Disposable plastic and paper bags are no longer free in Japan (except in some rare situations). If you want one, you will have to pay a small extra fee (usually 5-10 yen). If you buy one, it’s good to keep using it as a trash bag to carry with you, as trash cans are very rare to find in public (and in the WYYC venue!) in Japan. You can then empty your day’s trash in the bin in your hotel room, and reuse your plastic bag and do it all over again the next day. In addition, we highly recommend you bring a reusable shopping bag with you to carry any goodies you buy while you’re here, or you can buy them as needed while you’re here. At their cheapest, they’re available in 100 yen shops, but if you want something of better quality and construction, look for more basic ones in convenience stores and nicer, better designs in stores like LOFT and Tokyu Hands (or just “Hands”). This writer and Japan resident personally recommends the Shupatto bag. They can be found in the previously mentioned stores and come in several shapes, sizes, colors, and designs. Their lightweight and convenient design makes them easy to open, they’re sturdy and carry even heavier items well, and they fold down quickly and easily to be stashed in your bag or pocket.
Medical face masks
We are currently experiencing a summer wave of Covid infections in Japan. I cannot state enough that it is VERY crowded here and you may find yourself in situations where you are uncomfortably close to other people. We recommend you protect yourself by bringing and wearing your favorite medical-grade disposable masks. You can buy them here too (pharmacies/drug stores and convenience stores are a good place to look), but you may not find your preferred fit, size, or style so just be aware. N-95, KN-95, or similar masks are rare here. If that is what you need, please bring yours from home.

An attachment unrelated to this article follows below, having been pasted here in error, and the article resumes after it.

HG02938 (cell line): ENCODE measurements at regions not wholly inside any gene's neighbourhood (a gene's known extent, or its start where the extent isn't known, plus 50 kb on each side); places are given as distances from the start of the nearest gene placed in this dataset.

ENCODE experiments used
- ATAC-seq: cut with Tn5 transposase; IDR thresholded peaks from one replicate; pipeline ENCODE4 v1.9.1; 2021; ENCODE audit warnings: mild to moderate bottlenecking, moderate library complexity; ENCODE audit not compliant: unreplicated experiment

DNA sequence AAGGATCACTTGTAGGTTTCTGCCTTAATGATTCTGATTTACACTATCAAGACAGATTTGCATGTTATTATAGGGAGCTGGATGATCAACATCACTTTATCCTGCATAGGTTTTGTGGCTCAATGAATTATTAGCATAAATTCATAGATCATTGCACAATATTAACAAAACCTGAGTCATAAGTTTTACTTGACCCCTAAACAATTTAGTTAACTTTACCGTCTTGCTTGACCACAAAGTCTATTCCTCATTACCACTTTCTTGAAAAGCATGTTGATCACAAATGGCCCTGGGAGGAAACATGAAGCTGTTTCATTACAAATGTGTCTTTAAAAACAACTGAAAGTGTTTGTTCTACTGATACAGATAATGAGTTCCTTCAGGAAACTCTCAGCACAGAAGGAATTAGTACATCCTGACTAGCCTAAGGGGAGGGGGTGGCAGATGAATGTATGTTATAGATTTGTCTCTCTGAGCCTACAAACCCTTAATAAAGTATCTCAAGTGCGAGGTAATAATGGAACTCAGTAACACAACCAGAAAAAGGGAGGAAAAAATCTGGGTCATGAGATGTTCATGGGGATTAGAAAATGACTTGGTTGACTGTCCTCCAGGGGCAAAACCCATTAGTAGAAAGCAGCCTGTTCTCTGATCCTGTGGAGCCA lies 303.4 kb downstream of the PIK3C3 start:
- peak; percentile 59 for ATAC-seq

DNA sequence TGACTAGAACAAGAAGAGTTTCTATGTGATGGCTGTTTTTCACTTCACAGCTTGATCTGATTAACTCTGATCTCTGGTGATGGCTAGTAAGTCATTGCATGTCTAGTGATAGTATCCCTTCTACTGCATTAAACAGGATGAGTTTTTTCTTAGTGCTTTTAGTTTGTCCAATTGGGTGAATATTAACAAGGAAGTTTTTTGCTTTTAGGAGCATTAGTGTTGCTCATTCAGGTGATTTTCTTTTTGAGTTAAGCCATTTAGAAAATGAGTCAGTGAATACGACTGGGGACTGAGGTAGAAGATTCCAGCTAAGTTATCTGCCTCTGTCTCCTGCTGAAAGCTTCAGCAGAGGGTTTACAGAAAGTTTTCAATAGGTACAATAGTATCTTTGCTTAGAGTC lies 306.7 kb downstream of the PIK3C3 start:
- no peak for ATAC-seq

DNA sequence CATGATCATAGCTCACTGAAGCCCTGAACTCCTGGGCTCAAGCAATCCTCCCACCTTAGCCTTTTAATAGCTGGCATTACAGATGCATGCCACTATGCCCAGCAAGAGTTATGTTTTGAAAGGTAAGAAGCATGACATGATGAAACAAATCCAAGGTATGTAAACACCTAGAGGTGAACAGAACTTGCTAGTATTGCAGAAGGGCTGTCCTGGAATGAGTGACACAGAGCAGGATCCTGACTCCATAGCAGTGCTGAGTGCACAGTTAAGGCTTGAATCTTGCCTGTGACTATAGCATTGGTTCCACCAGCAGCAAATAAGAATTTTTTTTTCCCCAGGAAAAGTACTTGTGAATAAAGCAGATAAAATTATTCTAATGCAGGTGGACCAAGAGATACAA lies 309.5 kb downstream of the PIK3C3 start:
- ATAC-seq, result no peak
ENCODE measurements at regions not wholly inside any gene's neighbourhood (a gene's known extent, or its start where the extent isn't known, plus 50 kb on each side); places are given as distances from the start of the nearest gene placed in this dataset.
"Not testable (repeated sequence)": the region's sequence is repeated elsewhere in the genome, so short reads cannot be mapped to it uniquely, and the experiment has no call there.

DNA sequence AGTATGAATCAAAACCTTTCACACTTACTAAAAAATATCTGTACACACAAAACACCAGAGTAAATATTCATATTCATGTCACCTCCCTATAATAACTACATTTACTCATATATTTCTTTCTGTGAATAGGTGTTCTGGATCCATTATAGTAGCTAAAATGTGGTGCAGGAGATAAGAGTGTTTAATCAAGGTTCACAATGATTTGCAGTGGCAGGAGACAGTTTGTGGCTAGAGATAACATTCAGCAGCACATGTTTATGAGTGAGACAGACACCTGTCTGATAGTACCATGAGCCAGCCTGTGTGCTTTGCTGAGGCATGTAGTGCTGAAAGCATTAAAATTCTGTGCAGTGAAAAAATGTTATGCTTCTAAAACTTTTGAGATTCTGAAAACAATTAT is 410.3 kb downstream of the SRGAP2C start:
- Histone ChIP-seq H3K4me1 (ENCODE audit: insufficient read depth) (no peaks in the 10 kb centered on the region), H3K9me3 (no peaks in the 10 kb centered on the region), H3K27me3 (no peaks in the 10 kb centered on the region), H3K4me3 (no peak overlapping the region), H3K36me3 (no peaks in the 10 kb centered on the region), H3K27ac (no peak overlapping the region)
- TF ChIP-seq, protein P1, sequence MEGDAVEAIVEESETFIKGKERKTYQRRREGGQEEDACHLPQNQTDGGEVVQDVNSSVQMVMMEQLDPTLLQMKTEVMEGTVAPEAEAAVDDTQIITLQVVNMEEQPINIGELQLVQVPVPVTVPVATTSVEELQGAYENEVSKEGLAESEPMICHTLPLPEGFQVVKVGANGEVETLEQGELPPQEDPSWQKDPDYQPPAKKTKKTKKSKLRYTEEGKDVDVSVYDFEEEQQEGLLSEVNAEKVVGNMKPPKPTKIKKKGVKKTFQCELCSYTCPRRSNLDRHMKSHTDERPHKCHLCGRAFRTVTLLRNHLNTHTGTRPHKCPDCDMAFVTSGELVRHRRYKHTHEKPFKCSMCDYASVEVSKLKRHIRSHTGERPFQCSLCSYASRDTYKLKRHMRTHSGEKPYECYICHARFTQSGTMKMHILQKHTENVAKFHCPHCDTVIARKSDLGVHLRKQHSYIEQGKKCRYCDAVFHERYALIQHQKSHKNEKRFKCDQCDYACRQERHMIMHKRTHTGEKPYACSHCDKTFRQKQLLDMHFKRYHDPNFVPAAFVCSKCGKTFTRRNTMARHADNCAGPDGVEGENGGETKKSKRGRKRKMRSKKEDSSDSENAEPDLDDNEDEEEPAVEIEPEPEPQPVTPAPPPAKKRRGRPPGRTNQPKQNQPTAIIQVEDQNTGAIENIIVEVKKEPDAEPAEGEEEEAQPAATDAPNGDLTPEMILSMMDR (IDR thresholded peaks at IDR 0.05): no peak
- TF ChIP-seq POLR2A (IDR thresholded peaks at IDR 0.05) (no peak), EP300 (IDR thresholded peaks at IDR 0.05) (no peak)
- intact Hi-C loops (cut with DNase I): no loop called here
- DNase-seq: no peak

You’re going to sweat a lot. Don’t expect to find equivalents to your country’s deodorant or antiperspirant. Bring your preferred product with you.
Medications and medical devices
Don’t forget your necessary prescribed medications and/or medical devices. For information on bringing your prescription medications into Japan, please consult this website for full details. (In short: generally, if they are not restricted drugs, you have prescriptions for them, and are bringing less than a one or two-month supply depending on what it is, you do not need to declare them in advance. Please note that some drugs for the purpose of focusing mentally, like ones prescribed for ADHD, are prohibited in Japan without applying for permission. Please check this Q&A if you are not sure.)
If you require period products during your trip and aren’t picky you should be able to get by with what is available here. That said, please be warned that these personal products may not be totally ideal. Pads may be smaller, shorter and much thicker than what you may be used to (and often come with fragrance applied–not great for sensitive users), and there isn’t a lot of variety or availability in tampons. To be safe, we recommend bringing your favorites with you!
An open mind!
This may sound like a cliche, but come with an open mind. Cultural standards, attitudes, food, etc. in Japan may be different than what you’re used to. If you’re open to trying new things and experiences, you’ll probably have a better time. Be adventurous! Try some new food that’s weird to you. Make some local friends at the contest!
Some things you (probably) don’t need to bring!
There may be rain while you’re here, but unless your umbrella is compact and light (or equipped as a sunbrella for blocking UV rays), you probably don’t need to bring one. Worse comes to worst, you can buy a (dare I say) better one here, get a cheap but quality clear vinyl one from a convenience store (400~ yen), or borrow one from your hotel if needed (many provide this service–just be sure to return it when you’re finished). This is of course up to you, however.
Just don’t do it. There are serious penalties.
We know this was a long article, but we hope it may have answered some of your questions about packing for your trip. We’re excited to see you soon in Osaka!
We may update this article in the future with more information.
(Last Update: 2023.8.8)